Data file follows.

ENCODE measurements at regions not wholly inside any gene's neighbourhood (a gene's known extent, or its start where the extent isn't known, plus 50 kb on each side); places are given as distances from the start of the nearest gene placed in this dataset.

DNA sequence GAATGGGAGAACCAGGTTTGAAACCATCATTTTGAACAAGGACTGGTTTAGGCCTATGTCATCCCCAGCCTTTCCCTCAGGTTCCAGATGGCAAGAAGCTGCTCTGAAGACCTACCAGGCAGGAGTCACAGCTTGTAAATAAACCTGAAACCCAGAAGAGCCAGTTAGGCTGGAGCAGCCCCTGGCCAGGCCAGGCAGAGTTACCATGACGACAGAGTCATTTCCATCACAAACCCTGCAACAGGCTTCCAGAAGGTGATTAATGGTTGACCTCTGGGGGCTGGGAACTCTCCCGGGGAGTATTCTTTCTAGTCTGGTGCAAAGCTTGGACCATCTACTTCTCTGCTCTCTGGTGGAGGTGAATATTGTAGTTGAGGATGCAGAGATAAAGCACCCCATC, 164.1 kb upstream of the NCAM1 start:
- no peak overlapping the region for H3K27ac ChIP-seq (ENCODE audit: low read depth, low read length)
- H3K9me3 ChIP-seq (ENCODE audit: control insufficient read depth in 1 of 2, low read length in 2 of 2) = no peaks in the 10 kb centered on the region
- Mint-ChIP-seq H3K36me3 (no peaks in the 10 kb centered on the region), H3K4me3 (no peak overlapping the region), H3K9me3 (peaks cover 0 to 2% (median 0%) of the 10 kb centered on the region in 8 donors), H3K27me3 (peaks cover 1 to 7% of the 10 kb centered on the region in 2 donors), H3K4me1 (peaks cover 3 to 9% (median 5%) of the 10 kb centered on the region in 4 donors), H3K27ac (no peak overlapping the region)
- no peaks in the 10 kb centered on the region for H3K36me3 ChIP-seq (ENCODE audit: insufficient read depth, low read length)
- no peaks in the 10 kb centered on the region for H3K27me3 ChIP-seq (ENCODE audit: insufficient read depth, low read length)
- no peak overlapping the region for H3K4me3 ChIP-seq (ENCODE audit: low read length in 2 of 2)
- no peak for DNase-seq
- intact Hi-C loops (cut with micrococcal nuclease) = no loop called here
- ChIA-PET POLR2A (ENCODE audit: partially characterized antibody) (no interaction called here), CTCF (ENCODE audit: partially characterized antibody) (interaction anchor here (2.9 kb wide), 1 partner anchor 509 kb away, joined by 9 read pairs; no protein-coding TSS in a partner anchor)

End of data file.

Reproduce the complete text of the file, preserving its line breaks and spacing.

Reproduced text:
ENCODE measurements at regions not wholly inside any gene's neighbourhood (a gene's known extent, or its start where the extent isn't known, plus 50 kb on each side); places are given as distances from the start of the nearest gene placed in this dataset.

DNA sequence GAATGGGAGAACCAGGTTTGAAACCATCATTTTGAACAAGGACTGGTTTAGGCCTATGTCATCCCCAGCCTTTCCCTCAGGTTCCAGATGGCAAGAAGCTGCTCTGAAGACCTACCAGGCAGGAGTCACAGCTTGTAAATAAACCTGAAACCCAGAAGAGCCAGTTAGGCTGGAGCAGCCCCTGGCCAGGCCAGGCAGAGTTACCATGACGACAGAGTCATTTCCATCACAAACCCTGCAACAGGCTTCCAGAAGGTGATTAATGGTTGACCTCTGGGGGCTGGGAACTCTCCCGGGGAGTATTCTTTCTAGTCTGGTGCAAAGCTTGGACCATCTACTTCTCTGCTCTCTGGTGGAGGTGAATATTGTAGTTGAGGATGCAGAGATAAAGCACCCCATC, 164.1 kb upstream of the NCAM1 start:
- no peak overlapping the region for H3K27ac ChIP-seq (ENCODE audit: low read depth, low read length)
- H3K9me3 ChIP-seq (ENCODE audit: control insufficient read depth in 1 of 2, low read length in 2 of 2) = no peaks in the 10 kb centered on the region
- Mint-ChIP-seq H3K36me3 (no peaks in the 10 kb centered on the region), H3K4me3 (no peak overlapping the region), H3K9me3 (peaks cover 0 to 2% (median 0%) of the 10 kb centered on the region in 8 donors), H3K27me3 (peaks cover 1 to 7% of the 10 kb centered on the region in 2 donors), H3K4me1 (peaks cover 3 to 9% (median 5%) of the 10 kb centered on the region in 4 donors), H3K27ac (no peak overlapping the region)
- no peaks in the 10 kb centered on the region for H3K36me3 ChIP-seq (ENCODE audit: insufficient read depth, low read length)
- no peaks in the 10 kb centered on the region for H3K27me3 ChIP-seq (ENCODE audit: insufficient read depth, low read length)
- no peak overlapping the region for H3K4me3 ChIP-seq (ENCODE audit: low read length in 2 of 2)
- no peak for DNase-seq
- intact Hi-C loops (cut with micrococcal nuclease) = no loop called here
- ChIA-PET POLR2A (ENCODE audit: partially characterized antibody) (no interaction called here), CTCF (ENCODE audit: partially characterized antibody) (interaction anchor here (2.9 kb wide), 1 partner anchor 509 kb away, joined by 9 read pairs; no protein-coding TSS in a partner anchor)